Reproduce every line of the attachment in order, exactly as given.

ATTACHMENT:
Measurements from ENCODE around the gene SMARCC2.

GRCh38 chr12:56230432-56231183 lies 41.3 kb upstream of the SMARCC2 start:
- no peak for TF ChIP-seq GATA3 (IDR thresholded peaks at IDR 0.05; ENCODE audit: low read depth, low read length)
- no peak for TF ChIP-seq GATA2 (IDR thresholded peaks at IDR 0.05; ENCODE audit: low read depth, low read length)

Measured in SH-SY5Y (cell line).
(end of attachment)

Measurements from ENCODE around the gene SMARCC2.

GRCh38 chr12:56230432-56231183 lies 41.3 kb upstream of the SMARCC2 start:
- no peak for TF ChIP-seq GATA3 (IDR thresholded peaks at IDR 0.05; ENCODE audit: low read depth, low read length)
- no peak for TF ChIP-seq GATA2 (IDR thresholded peaks at IDR 0.05; ENCODE audit: low read depth, low read length)

Measured in SH-SY5Y (cell line).